An Exclusive Sneak Peek at Ora and the Old God: Meet the Protagonist


First, let me introduce Ora and the Old God with a super short synopsis:

When Ora’s brother is turned into a pig and she is stolen away by pixies, her life is forever altered. Not only does she cause the queen’s demise, she discovers she can use magic. With the help of a shapeshifter, she must flee and learn to use her magic to face a powerful enemy — the pixy who changed her brother and took the throne, Tyg.


I hope so! This is the first book in an epic fantasy series involving magic, old gods, and fae.

Read on and get to know a little more about Ora.

Ora Widogast is my lovely protagonist. In book one, she is a feisty sixteen-year-old girl who looks up to her older brother Hademar and her Uncle Lupin.

Having grown up in a rural trade village in the middle of a deep dark forest, she wants to be allowed to hunt with her brother. She wears his hand-me-downs and sneaks off to the woods against her mother’s wishes. Her uncle encourages her rambunctious nature, even gifting her a sword for her birthday. (Hademar is quick to point out that he did not get a shiny new weapon when he came of age.)

This strength of character is vital to Ora’s survival as she is thrust into the fae realm, discovers she can use magic (something humans shouldn’t be able to do), and makes one powerful enemy.

Still, writing a strong female lead comes with challenges. I didn’t want to create a character who never falters and always fights back. Though Ora certainly displays courage on more than one occasion, she also makes bad decisions and has fears that she openly expresses.

As a writer, I think it’s important for a protagonist to show fear. It makes her acts of bravery truly shine, and it lends emotional weight to the moments in which she expresses doubt.

I also did not want a protagonist who is motivated by the “greater good”. Ora is a character motivated by her love for family and, to put it frankly, survival. I love the complexity this allows in her story. She is not altruistic and thus susceptible to actions you might not associate with heroes, like revenge and holding grudges.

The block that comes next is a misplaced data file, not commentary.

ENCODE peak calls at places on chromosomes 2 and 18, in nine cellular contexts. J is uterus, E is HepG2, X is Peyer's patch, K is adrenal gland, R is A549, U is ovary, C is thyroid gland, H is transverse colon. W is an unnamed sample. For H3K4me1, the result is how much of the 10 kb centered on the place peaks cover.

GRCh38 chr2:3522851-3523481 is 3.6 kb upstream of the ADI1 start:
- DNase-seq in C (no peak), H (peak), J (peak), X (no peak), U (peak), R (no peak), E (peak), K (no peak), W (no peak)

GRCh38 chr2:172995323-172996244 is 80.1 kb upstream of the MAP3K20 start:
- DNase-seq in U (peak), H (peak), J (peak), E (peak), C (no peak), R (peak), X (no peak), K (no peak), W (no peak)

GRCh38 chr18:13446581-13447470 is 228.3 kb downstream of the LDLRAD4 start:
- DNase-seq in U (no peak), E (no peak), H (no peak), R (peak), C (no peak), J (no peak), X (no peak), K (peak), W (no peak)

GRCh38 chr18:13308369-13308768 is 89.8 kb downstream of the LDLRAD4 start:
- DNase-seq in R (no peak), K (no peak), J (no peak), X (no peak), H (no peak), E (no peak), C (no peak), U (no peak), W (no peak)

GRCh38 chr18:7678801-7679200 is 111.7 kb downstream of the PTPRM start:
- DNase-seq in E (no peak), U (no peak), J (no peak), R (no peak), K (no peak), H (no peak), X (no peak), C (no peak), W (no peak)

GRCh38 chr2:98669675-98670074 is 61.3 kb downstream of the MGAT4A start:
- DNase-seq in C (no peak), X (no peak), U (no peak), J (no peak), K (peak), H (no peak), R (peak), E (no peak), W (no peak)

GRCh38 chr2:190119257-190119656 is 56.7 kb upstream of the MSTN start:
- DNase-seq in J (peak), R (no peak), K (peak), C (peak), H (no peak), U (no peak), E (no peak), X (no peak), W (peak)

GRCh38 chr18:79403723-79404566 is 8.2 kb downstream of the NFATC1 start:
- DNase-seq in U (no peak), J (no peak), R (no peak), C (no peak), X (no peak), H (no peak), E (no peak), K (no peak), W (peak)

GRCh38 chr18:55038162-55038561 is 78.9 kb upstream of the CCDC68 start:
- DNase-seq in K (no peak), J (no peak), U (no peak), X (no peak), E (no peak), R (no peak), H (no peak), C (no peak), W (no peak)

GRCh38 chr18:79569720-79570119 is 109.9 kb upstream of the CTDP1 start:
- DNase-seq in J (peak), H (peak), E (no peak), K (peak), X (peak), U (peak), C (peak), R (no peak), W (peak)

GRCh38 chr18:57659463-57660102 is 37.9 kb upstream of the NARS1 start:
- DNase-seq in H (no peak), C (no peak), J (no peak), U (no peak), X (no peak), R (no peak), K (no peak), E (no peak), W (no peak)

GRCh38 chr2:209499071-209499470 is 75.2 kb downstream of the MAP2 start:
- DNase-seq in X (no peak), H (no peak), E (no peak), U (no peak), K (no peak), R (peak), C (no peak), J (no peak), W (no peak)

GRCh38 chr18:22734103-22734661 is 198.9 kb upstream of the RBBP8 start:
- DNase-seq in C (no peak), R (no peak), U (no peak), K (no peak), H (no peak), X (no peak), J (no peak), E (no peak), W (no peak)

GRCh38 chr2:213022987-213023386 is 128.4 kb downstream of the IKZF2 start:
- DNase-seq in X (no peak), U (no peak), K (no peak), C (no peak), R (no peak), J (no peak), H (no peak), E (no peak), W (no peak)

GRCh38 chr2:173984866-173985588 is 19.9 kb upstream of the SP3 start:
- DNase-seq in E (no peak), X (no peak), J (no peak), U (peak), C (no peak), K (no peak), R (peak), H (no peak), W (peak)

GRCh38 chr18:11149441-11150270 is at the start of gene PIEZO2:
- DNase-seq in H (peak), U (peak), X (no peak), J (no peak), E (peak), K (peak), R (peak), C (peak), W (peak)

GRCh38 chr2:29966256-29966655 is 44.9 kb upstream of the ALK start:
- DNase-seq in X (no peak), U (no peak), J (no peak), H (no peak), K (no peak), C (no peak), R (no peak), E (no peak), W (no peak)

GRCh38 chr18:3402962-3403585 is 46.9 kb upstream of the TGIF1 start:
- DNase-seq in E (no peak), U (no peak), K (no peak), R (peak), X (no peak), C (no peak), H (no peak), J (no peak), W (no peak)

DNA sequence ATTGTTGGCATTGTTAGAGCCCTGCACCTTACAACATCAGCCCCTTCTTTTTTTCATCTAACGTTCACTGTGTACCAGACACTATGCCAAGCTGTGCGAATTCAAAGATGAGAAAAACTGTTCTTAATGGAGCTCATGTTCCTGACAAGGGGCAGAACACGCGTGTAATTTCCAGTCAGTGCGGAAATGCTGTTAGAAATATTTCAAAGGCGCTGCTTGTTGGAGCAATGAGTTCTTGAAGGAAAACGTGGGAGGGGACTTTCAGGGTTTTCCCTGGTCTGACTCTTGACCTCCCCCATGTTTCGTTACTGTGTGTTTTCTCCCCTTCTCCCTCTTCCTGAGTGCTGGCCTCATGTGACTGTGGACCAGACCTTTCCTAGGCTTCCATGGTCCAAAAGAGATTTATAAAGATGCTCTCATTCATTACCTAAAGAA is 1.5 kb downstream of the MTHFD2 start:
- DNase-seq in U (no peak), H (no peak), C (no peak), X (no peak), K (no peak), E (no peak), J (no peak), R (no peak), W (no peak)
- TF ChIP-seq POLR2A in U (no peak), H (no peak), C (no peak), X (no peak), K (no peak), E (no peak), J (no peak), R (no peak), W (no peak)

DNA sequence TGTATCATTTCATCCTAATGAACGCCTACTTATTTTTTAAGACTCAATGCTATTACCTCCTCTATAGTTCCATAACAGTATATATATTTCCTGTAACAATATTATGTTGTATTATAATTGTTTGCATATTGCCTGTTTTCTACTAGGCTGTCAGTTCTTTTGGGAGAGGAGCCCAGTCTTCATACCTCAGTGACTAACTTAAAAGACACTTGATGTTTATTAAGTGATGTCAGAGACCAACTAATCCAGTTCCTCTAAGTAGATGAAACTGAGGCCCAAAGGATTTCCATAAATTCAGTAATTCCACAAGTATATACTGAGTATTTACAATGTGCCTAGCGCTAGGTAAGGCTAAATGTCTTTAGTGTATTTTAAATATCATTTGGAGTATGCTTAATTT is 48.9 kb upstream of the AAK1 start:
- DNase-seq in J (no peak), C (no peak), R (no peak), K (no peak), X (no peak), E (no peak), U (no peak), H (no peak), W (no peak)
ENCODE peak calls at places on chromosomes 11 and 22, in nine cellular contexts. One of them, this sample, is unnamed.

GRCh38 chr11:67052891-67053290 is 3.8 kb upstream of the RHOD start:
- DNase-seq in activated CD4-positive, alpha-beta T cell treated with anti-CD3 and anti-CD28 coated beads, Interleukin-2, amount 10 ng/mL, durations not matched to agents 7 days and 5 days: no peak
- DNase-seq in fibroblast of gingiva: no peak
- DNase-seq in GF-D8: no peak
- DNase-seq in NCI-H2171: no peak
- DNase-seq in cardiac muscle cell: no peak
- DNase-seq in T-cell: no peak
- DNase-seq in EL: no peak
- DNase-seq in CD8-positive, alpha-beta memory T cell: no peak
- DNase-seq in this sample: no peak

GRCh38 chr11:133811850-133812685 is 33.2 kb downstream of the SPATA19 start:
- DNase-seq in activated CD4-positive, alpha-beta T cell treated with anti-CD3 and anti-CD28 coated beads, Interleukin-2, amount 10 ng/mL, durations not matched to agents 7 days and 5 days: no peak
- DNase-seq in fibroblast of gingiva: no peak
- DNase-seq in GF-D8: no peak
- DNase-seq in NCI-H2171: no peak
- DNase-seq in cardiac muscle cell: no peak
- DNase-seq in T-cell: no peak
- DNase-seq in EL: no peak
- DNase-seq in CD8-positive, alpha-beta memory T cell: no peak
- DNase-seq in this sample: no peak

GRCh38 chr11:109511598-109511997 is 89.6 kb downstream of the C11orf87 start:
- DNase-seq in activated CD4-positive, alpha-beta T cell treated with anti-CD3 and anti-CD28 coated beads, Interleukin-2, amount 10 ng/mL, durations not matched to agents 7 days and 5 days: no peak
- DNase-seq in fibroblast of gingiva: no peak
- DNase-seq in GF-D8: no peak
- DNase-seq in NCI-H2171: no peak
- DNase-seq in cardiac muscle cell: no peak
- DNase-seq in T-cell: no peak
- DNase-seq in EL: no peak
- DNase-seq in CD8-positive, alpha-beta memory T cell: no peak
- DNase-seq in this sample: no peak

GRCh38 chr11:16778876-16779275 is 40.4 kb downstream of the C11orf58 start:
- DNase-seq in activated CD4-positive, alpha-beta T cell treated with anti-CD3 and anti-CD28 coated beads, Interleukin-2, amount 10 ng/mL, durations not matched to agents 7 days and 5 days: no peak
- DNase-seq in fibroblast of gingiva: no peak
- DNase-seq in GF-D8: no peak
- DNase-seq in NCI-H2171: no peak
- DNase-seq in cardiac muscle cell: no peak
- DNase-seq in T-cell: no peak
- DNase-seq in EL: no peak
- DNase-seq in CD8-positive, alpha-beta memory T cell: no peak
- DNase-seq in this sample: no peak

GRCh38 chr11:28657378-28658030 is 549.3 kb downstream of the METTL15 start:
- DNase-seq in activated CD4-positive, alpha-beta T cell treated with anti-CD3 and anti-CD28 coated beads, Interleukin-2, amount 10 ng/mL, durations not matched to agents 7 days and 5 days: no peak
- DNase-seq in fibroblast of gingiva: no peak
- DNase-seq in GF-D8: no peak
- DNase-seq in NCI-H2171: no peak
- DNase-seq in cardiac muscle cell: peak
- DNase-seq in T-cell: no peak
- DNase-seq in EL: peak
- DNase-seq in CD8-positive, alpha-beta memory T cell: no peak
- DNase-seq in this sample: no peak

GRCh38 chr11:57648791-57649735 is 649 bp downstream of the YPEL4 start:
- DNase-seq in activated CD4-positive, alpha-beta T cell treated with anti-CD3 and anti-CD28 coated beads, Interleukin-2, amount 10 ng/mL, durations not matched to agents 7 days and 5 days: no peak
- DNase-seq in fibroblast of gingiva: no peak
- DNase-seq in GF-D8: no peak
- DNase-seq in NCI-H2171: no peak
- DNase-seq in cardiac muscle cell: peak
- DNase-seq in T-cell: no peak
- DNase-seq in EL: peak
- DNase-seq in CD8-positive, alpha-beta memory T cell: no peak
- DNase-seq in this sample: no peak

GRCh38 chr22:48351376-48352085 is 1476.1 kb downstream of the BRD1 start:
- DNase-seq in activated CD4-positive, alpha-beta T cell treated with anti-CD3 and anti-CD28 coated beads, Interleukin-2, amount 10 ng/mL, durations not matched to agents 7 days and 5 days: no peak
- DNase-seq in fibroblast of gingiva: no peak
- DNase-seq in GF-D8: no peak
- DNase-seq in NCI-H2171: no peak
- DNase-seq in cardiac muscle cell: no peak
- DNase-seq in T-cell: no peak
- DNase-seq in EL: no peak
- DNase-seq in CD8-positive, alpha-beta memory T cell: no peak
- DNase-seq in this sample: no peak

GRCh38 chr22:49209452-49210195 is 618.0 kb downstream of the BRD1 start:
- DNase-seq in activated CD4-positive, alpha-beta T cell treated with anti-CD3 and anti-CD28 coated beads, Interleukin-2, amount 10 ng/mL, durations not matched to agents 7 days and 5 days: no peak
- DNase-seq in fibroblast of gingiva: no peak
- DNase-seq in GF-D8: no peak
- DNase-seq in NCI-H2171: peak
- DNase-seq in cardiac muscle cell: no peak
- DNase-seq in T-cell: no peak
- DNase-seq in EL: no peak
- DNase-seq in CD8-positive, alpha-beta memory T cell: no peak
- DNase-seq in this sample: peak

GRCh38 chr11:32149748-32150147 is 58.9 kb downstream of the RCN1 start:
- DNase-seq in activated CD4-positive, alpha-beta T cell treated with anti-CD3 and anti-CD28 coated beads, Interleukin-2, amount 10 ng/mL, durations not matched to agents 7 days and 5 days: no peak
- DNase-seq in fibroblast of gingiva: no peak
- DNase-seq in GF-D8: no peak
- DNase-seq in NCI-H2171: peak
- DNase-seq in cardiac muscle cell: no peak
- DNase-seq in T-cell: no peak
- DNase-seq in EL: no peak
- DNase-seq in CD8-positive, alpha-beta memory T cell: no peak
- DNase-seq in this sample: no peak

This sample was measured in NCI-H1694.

In fact, Ora will be walking down a dark path in the second book, but it’s a little too early to get into that, isn’t it?

Determined, sometimes snarky, and ever curious, Ora is a character who I hope you fall in love with. She has certainly been a joy to write.

For a little sneak peek, here is an excerpt from my current draft:

That night, Ora slept on a bed of furs before her uncle’s fire. Neither her mother nor brother tried to get her to come home. They knew she would not, and at least she was only a few doors down. As for Lupin, he returned with the sheath for her sword to find her feeding his fire and scowling. When she told him what happened, he pulled a quilt from a cedar chest and tossed it to her. He already knew she would ask to stay.

Her mother’s trepidation over the hunt bothered her. She lay awake staring into the flames for a long time, trying to discern what made her mother worry. Lupin, sensing that she could not sleep, cleared his throat. He had not yet gone to bed himself. He still sat smoking his pipe at the table as he read a battered old book on nautical astronomy.

“You won’t be sneaking off tomorrow, will you?” he asked.

She could not stop herself from smiling, so she remained facing the flames when she answered. “It wouldn’t be sneaking off if I told you, would it?”

Fun side note: When it comes to Ora’s relationship with her uncle, I draw a lot of inspiration from the banter between my own family members. Because what is family love without banter?

Then again… maybe I’m just the ornery sort.

Let me know your first impressions and be sure to hit that like button. We’re in the early stages here. Every bit of social media love counts.

Many thanks for reading.


  1. Peter Martuneac

    “As a writer, I think it’s important for a protagonist to show fear. It makes her acts of bravery truly shine, and it lends emotional weight to the moments in which she expresses doubt.” I completely agree. Fear is antecedent to bravery; without fear, you cannot be brave. It’s definitely hard to nail a strong female lead, especially when she’s young.

    • Sarah

      I agree!It’s been a wonderful challenge, and I can’t wait to see what readers think. =)


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indie author. artist. wanderer.

About Sarah Day

Sarah Day is a native Arkansawyer and professional writer. She grew up in the Ozarks and has been carrying around piles of books for as long as she can remember. In 2014, she graduated from the University of Arkansas with a creative writing degree.

Writing: LGBTQ Sci-fi + Fantasy

Published: Ora and the Old God

Upcoming: The Valor Queen + Mortal Restraints

Sarah Day ©2021